Black in Spain: Advice for Black American Travelers

by Sojourner

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Ahhhh what was it like being in Black in Spain? I thought you’d never ask.

At 20, I studied abroad in the sunny and southern city of Granada, Spain. I had on rose-colored glasses. I just wanted to exist. As I traveled around Spain, Morocco, Italy, and more that is what it felt like. But there were times when people would stare and point at me as I walked down the street in Spain. Other times, I was being stopped and asked if I needed to marry a Spanish man for a visa to stay in the country.

At 22, I moved to teach English as a Fulbright Teaching Assistant in Logroño, Spain. As a teacher, I wine-tasted my way through Spain’s wine region. I planned the Spring break of my dreams to vacation in Greece. However, I also had to address the n-word in the classroom and became the face of Black American culture as my students knew little about it.

Being Black in Spain had its ups and downs. Living in the south, then moving to the north, provided me with two opportunities to understand how. I am not here to disparage the entire country. I want to share some lessons and experiences. So, here are some things for Black travelers to be aware of in Spain.

Black Travel in Spain Tips

Blackface is still very common in Spain

During my time in both Granada and Logroño, I witnessed blackface. Coming from the U.S., I had seen it before so the sight of it was not new. However, its prevalence caught me off guard.

Blackface came up during Spain’s Three Kings parade and celebrations. It was on commercials, in-school celebrations of the holiday, etc. Asking some Spaniards about it, many did not understand its implications. A few did, but still, it was not a pressing issue to change for them. 

Your English level may surprise people

Throughout my experiences in Spain people always seemed surprised that I knew English. Or rather, that I was fluent in English as it is my first language. To be honest, I do not really understand why this was always a shock. People know who Beyonce and the Obamas were, so obviously, they were aware Black people are in the U.S. Thus, if you are a Black American, be prepared to shock a few people when you open your mouths.  

Our “American” status may surprise Spaniards too

Oh the lovely, “what part of Africa are you from?” question. Don’t we just love it? NOT. I got this question often on my travels in Spain and Europe as a whole. People often assumed I was anything but from the U.S.

It was exhausting when I attempted to explain Black American history in Spanish. If you are a Black American, this question may arise. You do not have to answer it. You can play the dumb, “I don’t speak Spanish” card. Just know, it may be a question that comes up often.

Do not assume there are no Black people in Spain

Black people are in Spain y’all! This was an assumption I had, and due to my own ignorance, I was wrong. Afro-Spainards exist whether they are immigrants or first-generation Black Spaniards. Their visibility is another question.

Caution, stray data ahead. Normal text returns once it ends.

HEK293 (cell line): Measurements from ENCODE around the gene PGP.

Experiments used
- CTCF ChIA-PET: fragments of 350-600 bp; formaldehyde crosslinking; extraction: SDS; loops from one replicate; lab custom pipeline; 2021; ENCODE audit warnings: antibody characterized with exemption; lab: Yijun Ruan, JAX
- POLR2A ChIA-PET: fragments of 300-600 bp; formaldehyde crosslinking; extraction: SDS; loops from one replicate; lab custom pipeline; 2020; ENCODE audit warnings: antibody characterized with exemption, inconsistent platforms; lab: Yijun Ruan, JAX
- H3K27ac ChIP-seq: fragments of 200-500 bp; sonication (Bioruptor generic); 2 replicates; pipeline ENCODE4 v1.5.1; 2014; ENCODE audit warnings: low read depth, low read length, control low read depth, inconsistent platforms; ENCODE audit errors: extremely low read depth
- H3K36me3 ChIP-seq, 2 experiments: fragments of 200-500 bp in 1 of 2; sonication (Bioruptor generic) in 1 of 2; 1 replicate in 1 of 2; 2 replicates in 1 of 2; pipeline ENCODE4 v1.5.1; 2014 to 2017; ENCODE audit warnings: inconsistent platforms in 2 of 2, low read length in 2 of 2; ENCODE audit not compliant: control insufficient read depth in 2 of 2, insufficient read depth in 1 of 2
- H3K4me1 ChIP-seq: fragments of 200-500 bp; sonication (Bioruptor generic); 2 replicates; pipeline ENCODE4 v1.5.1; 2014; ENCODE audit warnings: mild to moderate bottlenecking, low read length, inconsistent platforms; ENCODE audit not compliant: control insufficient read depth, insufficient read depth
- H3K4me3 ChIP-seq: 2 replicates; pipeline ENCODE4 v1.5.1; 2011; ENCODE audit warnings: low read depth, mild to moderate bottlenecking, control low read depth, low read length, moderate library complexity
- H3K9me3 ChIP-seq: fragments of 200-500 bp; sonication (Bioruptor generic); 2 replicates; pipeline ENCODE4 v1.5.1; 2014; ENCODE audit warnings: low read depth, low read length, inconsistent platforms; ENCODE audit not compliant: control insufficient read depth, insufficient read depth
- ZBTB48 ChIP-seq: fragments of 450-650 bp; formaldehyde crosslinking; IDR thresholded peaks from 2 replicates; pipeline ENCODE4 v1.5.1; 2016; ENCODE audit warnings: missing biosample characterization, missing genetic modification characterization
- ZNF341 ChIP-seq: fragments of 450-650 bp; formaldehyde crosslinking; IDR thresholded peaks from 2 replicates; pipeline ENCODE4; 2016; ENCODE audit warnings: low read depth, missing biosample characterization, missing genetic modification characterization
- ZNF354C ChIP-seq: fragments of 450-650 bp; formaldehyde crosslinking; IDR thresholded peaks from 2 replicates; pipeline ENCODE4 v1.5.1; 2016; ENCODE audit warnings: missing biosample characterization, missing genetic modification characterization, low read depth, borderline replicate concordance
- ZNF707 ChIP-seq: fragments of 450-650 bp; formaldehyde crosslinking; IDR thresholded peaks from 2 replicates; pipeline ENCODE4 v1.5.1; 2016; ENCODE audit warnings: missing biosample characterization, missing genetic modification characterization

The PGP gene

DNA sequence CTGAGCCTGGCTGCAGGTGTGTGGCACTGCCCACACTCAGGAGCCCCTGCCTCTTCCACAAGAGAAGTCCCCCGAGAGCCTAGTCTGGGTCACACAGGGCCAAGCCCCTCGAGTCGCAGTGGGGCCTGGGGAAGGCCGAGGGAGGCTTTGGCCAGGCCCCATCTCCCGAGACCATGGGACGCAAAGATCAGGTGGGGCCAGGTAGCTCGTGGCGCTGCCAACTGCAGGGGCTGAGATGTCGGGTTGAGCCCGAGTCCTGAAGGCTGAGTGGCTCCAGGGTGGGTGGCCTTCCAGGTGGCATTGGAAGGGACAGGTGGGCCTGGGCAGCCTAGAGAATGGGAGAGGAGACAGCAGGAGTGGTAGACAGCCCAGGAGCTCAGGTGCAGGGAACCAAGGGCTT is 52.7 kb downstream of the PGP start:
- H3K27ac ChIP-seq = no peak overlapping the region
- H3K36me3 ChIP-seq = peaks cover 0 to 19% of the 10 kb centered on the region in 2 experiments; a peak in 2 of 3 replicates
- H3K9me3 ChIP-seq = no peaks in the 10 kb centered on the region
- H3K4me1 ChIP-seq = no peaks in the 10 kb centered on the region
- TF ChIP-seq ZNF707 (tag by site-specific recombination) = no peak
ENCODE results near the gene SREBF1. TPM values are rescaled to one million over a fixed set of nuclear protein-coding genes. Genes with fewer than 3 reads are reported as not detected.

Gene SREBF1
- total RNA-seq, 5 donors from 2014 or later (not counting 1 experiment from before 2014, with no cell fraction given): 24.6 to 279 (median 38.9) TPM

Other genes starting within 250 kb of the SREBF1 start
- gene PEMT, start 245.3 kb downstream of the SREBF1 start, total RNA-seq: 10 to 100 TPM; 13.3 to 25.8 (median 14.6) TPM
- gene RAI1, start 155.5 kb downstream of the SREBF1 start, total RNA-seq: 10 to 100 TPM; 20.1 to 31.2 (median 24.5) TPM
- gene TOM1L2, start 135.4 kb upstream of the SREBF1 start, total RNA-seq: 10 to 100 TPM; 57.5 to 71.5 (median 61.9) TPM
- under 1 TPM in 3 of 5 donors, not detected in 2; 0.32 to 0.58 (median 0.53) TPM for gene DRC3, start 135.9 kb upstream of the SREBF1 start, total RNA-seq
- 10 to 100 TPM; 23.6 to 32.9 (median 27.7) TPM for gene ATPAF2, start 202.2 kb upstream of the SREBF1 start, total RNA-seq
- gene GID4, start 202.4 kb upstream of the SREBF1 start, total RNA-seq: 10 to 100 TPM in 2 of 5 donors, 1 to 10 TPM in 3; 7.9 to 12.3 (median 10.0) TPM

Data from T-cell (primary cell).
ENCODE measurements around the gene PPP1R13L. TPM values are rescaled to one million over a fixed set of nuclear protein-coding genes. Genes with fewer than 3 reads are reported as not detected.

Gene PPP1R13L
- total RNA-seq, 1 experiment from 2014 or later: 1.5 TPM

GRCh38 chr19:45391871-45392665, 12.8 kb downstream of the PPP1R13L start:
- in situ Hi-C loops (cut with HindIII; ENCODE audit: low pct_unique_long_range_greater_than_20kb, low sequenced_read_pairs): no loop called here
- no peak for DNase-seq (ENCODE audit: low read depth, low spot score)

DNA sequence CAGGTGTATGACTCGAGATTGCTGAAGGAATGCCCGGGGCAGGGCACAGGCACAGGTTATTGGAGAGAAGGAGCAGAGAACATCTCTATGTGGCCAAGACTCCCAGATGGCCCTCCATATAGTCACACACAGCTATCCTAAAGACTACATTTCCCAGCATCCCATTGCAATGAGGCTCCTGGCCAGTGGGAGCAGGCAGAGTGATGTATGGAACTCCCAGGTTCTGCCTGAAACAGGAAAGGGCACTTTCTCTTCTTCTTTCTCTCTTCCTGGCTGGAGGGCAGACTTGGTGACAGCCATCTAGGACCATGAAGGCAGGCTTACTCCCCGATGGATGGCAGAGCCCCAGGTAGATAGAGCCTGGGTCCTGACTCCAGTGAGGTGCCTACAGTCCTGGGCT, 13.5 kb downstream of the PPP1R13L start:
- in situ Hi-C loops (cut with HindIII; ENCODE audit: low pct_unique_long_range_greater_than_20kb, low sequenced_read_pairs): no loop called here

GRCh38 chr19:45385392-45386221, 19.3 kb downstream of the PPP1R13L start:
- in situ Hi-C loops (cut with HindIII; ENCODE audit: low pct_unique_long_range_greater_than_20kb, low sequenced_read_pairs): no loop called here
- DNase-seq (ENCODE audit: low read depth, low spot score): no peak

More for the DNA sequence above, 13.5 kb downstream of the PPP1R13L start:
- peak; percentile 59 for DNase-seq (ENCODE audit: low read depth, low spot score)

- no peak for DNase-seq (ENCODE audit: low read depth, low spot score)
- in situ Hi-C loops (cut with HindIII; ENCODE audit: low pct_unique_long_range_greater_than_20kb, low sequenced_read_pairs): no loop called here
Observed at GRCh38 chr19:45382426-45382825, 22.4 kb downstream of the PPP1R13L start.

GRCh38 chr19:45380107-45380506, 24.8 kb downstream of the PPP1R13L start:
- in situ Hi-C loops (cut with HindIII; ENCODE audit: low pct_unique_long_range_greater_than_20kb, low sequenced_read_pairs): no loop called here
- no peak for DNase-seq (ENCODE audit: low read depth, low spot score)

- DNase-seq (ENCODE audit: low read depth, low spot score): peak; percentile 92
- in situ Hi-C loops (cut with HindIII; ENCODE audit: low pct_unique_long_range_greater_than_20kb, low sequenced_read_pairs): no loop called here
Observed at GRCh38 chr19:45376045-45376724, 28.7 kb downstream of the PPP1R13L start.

Black Spaniards have and are currently fighting for representation and equality. I went to an event hosted by LMDES and there were Black Spaniards discussing these experiences. Because at the end of the day, Spain is still a homogenous country. 

Furthermore, Black people seem separate from Spaniards. In places like Madrid, there is a neighborhood called Lavapies where I found the most Black people reside. In Logroño, when I looked for an apartment, I was told not to live in a certain neighborhood upon arrival. I later found out it was a predominantly immigrant neighborhood, full of Black people.

A few weeks after, I further learned they were all Black African immigrants. I suspect that my U.S American and English language status played a role in why I was not treated the same. I will expand on my social identities more below. 

Spaniards will stare and point 

Whew, this one took some getting used to. Coming from Black American culture, we do not stare and point at people. Spain operates differently. I could be walking to class, on a bus, or on a beach, and people would stare and point. It was so blatant and uncomfortable.

Most times, I chose not to engage and tried to ignore it. Other people I know have asked what they were staring at. I was told staring is a cultural difference. But, I suspect it is due to Spain’s homogeneity, despite other races and ethnicities spread throughout the country. Black people may present, but they are still invisibly rare for the average Spaniard.

Yet, Spaniards were not the only ones who stared. During my time in Logroño, I noticed other Black people stared too. Eventually, I befriended an African woman and her son on my daily bus route. We began chatting every now and again, and she was also surprised I spoke English. When I told her I am a Black American, she responded that she knew “we were not the same.”  

Black Americans, be aware of our nationality, language, and passport privileges

In the same breath of speaking English, we should be aware of our travel privileges. While our race is one thing, our U.S. American and passport privilege are magnified when we travel. As mentioned previously, there were instances in Spain when I was treated differently than Black people who didn’t speak English nor are from the U.S. 

However, this is…complicated. Our travel privileges are not like others. We know that many of our privileges we do not feel when we are in the U.S. Black Americans ended up in the U.S. due to the colonization done by Europeans, including Spaniards.